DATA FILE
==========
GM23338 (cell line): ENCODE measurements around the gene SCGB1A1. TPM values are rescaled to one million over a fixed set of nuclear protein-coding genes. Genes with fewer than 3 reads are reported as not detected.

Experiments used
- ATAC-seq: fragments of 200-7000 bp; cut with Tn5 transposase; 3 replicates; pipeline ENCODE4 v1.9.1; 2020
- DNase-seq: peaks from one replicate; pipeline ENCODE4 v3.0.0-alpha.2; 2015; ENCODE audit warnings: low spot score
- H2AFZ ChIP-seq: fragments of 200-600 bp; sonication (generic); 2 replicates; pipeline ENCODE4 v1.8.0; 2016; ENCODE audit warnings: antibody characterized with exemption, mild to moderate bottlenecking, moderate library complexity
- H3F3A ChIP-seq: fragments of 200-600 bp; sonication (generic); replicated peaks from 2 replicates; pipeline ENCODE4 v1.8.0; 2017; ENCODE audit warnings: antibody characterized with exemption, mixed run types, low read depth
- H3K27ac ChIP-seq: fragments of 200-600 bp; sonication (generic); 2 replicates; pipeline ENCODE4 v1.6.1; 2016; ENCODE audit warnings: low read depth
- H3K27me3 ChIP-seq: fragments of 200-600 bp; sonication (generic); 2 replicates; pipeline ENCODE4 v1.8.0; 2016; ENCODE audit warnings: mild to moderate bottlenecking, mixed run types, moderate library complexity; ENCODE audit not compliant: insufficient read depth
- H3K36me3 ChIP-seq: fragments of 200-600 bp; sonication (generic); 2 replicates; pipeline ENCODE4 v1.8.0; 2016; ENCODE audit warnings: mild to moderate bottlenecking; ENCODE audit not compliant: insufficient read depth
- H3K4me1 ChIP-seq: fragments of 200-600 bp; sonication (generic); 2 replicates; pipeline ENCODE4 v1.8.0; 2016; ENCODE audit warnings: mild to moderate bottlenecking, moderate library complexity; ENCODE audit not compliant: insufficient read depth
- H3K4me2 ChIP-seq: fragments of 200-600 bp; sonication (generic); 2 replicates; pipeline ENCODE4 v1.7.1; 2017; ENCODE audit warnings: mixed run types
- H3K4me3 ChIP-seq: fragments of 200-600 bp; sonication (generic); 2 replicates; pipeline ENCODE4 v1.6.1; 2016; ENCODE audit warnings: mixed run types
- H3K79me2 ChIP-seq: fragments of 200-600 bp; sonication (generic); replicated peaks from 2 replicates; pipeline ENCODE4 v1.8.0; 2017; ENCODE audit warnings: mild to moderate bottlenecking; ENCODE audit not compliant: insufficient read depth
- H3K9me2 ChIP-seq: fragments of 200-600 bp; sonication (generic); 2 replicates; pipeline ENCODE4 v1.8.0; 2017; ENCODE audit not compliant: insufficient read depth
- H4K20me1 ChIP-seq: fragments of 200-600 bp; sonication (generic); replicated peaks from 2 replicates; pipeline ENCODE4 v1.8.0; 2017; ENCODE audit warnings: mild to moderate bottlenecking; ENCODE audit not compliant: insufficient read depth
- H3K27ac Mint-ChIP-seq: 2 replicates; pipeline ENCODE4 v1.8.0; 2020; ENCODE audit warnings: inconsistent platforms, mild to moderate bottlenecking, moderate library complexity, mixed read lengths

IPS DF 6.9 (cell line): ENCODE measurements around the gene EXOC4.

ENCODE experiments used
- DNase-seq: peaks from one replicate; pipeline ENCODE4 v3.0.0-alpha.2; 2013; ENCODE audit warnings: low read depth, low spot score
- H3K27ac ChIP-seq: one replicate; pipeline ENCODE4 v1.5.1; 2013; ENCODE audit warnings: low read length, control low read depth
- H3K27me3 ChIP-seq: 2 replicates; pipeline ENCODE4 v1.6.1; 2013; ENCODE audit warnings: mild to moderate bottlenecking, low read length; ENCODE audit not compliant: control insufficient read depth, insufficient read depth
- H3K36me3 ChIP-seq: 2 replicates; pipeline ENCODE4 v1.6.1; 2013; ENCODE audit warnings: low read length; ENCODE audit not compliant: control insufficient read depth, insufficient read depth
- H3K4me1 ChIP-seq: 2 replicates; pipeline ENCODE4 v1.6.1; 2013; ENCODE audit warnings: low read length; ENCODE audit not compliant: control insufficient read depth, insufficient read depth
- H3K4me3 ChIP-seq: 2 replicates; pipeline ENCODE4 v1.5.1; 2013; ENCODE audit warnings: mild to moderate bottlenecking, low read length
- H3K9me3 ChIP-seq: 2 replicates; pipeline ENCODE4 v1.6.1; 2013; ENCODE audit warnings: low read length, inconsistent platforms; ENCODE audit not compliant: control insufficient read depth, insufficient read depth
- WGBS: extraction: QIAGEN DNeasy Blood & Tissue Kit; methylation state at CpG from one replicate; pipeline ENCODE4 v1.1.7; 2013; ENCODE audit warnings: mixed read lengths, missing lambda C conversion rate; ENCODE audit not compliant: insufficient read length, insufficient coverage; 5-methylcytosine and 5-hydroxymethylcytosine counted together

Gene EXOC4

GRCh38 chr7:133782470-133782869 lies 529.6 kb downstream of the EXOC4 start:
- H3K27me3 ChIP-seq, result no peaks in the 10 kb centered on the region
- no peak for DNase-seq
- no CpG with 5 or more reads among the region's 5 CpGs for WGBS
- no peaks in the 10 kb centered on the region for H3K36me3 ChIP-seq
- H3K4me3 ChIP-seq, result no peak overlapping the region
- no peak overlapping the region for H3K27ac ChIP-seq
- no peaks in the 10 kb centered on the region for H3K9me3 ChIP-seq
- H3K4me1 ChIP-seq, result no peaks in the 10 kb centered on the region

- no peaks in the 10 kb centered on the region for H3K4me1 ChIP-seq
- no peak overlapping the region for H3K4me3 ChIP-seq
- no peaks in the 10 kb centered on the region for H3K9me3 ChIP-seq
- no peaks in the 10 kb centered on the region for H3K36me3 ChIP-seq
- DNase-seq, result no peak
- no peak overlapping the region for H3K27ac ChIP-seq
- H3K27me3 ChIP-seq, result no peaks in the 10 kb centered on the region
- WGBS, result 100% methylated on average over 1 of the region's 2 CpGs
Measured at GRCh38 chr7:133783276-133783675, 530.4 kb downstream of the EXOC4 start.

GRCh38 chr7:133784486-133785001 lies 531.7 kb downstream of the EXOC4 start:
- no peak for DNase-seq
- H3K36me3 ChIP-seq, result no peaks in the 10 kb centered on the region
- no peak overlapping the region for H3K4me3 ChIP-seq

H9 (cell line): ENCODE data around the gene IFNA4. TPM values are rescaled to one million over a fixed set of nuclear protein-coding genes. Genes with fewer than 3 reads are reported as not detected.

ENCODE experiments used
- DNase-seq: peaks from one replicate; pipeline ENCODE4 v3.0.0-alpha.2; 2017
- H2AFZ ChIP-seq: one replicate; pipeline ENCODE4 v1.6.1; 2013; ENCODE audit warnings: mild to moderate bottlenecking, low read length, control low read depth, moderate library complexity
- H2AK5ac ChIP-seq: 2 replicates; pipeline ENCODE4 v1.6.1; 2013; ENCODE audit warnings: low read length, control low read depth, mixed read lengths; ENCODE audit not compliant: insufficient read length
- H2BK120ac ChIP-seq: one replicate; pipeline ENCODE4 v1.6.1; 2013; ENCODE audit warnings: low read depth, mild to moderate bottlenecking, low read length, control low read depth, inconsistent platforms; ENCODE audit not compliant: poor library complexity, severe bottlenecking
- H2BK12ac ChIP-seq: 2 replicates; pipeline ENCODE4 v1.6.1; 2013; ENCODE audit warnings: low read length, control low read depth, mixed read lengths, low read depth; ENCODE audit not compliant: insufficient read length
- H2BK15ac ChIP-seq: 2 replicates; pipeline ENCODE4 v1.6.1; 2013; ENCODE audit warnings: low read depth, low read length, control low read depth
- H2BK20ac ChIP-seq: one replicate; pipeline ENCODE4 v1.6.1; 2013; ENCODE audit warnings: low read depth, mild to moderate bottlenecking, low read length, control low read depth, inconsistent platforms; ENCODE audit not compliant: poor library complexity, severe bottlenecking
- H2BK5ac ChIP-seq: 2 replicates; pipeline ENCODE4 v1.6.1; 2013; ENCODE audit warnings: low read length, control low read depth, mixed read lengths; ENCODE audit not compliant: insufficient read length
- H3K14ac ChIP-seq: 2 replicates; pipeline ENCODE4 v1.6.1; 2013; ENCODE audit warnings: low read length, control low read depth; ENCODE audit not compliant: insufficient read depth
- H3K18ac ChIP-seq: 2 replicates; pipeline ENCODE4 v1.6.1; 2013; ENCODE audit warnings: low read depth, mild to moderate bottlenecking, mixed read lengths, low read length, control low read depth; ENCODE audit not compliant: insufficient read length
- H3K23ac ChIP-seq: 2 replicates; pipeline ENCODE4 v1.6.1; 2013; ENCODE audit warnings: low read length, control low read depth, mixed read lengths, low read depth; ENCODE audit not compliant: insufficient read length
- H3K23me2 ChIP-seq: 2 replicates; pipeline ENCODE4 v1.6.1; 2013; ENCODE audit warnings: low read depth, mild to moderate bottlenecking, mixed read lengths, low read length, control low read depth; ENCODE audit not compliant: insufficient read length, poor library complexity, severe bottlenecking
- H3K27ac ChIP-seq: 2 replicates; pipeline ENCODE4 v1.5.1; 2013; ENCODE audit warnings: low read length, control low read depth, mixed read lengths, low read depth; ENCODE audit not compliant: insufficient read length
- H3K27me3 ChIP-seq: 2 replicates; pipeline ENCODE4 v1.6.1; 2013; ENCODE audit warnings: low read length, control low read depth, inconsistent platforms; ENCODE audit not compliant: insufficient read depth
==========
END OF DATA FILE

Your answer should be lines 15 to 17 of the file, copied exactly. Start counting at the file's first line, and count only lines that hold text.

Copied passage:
- H4K20me1 ChIP-seq: fragments of 200-600 bp; sonication (generic); replicated peaks from 2 replicates; pipeline ENCODE4 v1.8.0; 2017; ENCODE audit warnings: mild to moderate bottlenecking; ENCODE audit not compliant: insufficient read depth
- H3K27ac Mint-ChIP-seq: 2 replicates; pipeline ENCODE4 v1.8.0; 2020; ENCODE audit warnings: inconsistent platforms, mild to moderate bottlenecking, moderate library complexity, mixed read lengths

IPS DF 6.9 (cell line): ENCODE measurements around the gene EXOC4.